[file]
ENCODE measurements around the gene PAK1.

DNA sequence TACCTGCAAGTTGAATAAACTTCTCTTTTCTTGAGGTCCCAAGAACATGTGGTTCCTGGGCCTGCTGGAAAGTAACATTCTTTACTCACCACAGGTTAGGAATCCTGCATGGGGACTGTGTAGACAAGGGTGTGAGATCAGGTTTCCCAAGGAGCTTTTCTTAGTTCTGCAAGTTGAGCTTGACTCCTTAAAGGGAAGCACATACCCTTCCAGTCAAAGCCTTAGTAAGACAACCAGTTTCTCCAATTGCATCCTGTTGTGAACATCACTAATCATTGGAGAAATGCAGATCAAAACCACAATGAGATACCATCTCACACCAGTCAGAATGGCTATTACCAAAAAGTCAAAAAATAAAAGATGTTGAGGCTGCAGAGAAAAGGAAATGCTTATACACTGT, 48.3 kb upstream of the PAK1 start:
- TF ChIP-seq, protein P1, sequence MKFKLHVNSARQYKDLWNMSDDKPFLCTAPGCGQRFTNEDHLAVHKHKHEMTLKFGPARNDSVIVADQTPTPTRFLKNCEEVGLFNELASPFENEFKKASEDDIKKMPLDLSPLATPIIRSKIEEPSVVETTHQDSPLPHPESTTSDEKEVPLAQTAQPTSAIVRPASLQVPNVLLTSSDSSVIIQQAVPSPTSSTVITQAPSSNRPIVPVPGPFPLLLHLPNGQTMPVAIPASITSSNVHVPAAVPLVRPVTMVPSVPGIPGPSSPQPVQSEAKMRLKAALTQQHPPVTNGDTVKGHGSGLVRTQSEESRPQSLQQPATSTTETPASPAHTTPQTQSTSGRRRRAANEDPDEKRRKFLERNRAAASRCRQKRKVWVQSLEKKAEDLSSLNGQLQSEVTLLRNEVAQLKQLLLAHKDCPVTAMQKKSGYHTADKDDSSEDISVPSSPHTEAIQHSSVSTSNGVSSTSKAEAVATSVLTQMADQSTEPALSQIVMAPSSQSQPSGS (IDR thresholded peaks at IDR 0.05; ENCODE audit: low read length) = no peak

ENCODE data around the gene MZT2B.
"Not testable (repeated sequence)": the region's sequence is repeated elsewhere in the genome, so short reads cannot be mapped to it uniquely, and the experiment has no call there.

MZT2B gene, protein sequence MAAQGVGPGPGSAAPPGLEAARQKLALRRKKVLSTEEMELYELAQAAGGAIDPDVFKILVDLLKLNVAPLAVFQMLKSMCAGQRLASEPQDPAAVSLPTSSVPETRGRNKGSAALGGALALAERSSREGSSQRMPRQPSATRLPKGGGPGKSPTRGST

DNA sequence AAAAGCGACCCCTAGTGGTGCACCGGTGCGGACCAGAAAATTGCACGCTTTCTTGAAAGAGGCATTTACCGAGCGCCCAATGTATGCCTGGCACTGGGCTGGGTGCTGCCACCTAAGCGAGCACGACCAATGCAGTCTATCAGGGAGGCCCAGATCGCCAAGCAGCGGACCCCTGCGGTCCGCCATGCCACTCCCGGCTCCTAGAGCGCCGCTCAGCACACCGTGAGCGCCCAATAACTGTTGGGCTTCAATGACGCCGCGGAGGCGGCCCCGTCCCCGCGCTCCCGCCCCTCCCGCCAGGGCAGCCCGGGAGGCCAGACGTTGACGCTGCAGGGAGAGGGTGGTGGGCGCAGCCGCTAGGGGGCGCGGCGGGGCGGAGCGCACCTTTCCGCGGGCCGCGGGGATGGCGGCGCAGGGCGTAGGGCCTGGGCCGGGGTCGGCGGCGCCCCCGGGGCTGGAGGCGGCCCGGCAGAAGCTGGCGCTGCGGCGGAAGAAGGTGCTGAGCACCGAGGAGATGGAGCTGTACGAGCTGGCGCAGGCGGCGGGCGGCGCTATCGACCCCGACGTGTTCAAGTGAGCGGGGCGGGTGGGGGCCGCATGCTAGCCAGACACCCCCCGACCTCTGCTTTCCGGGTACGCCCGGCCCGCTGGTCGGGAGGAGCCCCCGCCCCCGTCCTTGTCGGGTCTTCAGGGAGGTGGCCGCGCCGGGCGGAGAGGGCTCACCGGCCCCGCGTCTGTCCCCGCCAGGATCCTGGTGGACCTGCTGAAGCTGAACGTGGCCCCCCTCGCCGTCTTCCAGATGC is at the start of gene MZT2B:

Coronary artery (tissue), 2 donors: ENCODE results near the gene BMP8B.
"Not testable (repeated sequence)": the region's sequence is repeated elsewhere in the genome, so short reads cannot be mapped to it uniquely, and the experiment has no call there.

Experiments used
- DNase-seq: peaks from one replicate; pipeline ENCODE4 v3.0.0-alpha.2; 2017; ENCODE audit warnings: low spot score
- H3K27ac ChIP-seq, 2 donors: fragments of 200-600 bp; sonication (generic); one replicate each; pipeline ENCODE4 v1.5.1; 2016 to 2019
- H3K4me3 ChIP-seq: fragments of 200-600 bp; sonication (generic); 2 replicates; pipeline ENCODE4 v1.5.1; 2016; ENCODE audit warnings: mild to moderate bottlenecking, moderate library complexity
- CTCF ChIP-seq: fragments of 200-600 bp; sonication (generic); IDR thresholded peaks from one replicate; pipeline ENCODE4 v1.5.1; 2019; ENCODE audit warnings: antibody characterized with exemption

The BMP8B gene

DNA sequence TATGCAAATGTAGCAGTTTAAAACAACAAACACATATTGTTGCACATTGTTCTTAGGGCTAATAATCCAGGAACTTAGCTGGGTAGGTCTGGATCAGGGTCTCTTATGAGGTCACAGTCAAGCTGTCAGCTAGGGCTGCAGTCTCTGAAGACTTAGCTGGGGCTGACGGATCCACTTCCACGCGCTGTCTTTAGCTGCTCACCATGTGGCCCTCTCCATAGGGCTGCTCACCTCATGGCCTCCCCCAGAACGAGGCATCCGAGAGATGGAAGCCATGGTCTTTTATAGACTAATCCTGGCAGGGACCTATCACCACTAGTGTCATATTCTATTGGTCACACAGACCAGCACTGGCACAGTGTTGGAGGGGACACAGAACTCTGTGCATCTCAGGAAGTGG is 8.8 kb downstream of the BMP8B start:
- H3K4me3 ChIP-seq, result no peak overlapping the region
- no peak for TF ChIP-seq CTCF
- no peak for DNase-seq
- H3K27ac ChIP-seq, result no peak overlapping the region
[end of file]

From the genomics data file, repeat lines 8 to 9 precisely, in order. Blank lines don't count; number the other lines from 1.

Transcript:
Coronary artery (tissue), 2 donors: ENCODE results near the gene BMP8B.
"Not testable (repeated sequence)": the region's sequence is repeated elsewhere in the genome, so short reads cannot be mapped to it uniquely, and the experiment has no call there.